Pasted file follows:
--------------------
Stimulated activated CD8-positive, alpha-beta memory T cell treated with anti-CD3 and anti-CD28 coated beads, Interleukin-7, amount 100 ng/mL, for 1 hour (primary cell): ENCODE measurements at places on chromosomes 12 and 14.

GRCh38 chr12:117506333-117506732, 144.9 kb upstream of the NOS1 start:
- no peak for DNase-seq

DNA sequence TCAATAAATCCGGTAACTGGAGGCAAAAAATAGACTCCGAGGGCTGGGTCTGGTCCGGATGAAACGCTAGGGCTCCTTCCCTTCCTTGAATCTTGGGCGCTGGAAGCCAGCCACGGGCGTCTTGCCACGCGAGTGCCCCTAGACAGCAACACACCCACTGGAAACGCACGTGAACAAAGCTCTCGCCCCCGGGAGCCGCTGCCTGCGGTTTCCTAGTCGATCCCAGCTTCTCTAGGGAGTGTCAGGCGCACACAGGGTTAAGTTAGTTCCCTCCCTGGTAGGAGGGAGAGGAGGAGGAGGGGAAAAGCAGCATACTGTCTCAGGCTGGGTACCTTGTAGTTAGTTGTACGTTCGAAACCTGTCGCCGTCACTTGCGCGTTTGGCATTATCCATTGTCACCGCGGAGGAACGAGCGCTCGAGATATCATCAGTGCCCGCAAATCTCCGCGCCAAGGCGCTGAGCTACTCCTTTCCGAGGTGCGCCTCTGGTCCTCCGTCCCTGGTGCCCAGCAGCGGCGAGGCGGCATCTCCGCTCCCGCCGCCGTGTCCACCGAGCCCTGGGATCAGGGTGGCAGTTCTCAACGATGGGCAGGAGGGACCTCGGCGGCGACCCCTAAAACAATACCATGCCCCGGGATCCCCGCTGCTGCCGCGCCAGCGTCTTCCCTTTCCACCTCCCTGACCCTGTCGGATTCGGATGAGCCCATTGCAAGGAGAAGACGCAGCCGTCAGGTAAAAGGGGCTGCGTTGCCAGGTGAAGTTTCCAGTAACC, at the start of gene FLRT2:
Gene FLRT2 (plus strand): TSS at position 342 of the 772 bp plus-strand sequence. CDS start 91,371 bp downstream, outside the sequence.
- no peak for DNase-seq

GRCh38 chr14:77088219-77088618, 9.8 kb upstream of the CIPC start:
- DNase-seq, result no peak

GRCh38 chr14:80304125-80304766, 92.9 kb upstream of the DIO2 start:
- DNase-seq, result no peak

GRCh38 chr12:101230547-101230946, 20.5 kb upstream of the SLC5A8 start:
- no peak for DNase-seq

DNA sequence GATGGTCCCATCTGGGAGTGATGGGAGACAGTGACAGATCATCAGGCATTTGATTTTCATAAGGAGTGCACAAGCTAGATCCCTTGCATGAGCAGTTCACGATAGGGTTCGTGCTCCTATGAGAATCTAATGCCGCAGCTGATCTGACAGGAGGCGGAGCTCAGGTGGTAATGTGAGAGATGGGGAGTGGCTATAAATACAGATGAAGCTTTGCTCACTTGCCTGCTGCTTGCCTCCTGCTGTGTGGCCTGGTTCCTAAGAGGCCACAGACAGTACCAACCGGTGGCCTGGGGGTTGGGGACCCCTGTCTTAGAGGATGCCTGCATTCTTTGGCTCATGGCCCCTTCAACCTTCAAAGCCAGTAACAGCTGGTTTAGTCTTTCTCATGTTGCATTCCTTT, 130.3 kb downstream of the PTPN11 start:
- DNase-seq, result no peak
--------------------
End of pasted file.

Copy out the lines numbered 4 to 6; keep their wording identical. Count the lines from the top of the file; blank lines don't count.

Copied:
DNA sequence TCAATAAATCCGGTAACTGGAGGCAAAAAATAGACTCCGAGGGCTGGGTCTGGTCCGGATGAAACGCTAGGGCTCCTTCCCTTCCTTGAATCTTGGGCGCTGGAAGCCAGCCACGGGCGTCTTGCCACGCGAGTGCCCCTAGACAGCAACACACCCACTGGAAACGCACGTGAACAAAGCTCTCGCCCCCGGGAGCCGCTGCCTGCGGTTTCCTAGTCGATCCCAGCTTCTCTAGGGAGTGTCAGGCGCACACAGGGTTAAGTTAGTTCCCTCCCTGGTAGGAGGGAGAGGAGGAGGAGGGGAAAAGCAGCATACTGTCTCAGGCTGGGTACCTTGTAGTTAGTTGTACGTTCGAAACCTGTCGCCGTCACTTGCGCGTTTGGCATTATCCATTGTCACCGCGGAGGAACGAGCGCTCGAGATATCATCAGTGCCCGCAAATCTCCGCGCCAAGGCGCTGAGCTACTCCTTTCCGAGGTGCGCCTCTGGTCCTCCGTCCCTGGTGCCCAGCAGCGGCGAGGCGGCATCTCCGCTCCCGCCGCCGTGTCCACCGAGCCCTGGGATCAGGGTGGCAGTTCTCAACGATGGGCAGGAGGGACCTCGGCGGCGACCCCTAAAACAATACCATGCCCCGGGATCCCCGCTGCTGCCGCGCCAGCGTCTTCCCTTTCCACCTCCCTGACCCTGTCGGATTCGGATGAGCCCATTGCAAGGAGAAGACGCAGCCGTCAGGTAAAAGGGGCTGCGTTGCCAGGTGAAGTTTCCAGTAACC, at the start of gene FLRT2:
Gene FLRT2 (plus strand): TSS at position 342 of the 772 bp plus-strand sequence. CDS start 91,371 bp downstream, outside the sequence.
- no peak for DNase-seq